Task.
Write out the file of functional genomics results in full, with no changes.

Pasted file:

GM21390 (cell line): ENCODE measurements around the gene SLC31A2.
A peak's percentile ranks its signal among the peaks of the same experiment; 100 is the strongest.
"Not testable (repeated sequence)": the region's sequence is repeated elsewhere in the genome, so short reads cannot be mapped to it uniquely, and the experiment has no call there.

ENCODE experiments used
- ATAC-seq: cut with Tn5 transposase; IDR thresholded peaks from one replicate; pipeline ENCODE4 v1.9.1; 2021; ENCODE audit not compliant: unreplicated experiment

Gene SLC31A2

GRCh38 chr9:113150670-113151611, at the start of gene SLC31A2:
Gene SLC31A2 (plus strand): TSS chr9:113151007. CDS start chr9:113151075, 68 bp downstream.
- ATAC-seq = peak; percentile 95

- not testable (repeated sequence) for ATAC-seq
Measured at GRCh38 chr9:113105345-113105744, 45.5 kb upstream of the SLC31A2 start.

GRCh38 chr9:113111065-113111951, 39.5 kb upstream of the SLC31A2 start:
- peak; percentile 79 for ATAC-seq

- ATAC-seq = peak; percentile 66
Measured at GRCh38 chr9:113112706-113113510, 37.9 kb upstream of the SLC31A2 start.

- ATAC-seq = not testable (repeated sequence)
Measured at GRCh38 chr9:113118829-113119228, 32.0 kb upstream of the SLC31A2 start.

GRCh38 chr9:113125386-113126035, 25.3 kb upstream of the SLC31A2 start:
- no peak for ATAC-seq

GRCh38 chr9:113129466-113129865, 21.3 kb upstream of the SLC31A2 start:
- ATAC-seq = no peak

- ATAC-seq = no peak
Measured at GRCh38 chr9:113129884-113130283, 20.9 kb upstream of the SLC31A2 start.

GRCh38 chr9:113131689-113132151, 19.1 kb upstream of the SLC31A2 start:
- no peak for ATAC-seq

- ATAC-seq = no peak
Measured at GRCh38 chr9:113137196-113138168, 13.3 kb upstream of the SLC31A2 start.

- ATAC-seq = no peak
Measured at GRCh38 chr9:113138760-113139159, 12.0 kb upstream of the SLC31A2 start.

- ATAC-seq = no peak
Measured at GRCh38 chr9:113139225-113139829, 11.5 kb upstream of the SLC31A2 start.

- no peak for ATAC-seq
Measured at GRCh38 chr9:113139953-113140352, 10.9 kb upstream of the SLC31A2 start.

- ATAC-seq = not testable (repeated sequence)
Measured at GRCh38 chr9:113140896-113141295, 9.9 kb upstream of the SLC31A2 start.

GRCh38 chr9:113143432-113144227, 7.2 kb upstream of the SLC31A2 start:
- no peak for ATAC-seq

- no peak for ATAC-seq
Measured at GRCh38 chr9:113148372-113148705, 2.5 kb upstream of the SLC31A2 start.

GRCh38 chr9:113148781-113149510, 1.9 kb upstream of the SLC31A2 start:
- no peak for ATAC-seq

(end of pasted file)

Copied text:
GM21390 (cell line): ENCODE measurements around the gene SLC31A2.
A peak's percentile ranks its signal among the peaks of the same experiment; 100 is the strongest.
"Not testable (repeated sequence)": the region's sequence is repeated elsewhere in the genome, so short reads cannot be mapped to it uniquely, and the experiment has no call there.

ENCODE experiments used
- ATAC-seq: cut with Tn5 transposase; IDR thresholded peaks from one replicate; pipeline ENCODE4 v1.9.1; 2021; ENCODE audit not compliant: unreplicated experiment

Gene SLC31A2

GRCh38 chr9:113150670-113151611, at the start of gene SLC31A2:
Gene SLC31A2 (plus strand): TSS chr9:113151007. CDS start chr9:113151075, 68 bp downstream.
- ATAC-seq = peak; percentile 95

- not testable (repeated sequence) for ATAC-seq
Measured at GRCh38 chr9:113105345-113105744, 45.5 kb upstream of the SLC31A2 start.

GRCh38 chr9:113111065-113111951, 39.5 kb upstream of the SLC31A2 start:
- peak; percentile 79 for ATAC-seq

- ATAC-seq = peak; percentile 66
Measured at GRCh38 chr9:113112706-113113510, 37.9 kb upstream of the SLC31A2 start.

- ATAC-seq = not testable (repeated sequence)
Measured at GRCh38 chr9:113118829-113119228, 32.0 kb upstream of the SLC31A2 start.

GRCh38 chr9:113125386-113126035, 25.3 kb upstream of the SLC31A2 start:
- no peak for ATAC-seq

GRCh38 chr9:113129466-113129865, 21.3 kb upstream of the SLC31A2 start:
- ATAC-seq = no peak

- ATAC-seq = no peak
Measured at GRCh38 chr9:113129884-113130283, 20.9 kb upstream of the SLC31A2 start.

GRCh38 chr9:113131689-113132151, 19.1 kb upstream of the SLC31A2 start:
- no peak for ATAC-seq

- ATAC-seq = no peak
Measured at GRCh38 chr9:113137196-113138168, 13.3 kb upstream of the SLC31A2 start.

- ATAC-seq = no peak
Measured at GRCh38 chr9:113138760-113139159, 12.0 kb upstream of the SLC31A2 start.

- ATAC-seq = no peak
Measured at GRCh38 chr9:113139225-113139829, 11.5 kb upstream of the SLC31A2 start.

- no peak for ATAC-seq
Measured at GRCh38 chr9:113139953-113140352, 10.9 kb upstream of the SLC31A2 start.

- ATAC-seq = not testable (repeated sequence)
Measured at GRCh38 chr9:113140896-113141295, 9.9 kb upstream of the SLC31A2 start.

GRCh38 chr9:113143432-113144227, 7.2 kb upstream of the SLC31A2 start:
- no peak for ATAC-seq

- no peak for ATAC-seq
Measured at GRCh38 chr9:113148372-113148705, 2.5 kb upstream of the SLC31A2 start.

GRCh38 chr9:113148781-113149510, 1.9 kb upstream of the SLC31A2 start:
- no peak for ATAC-seq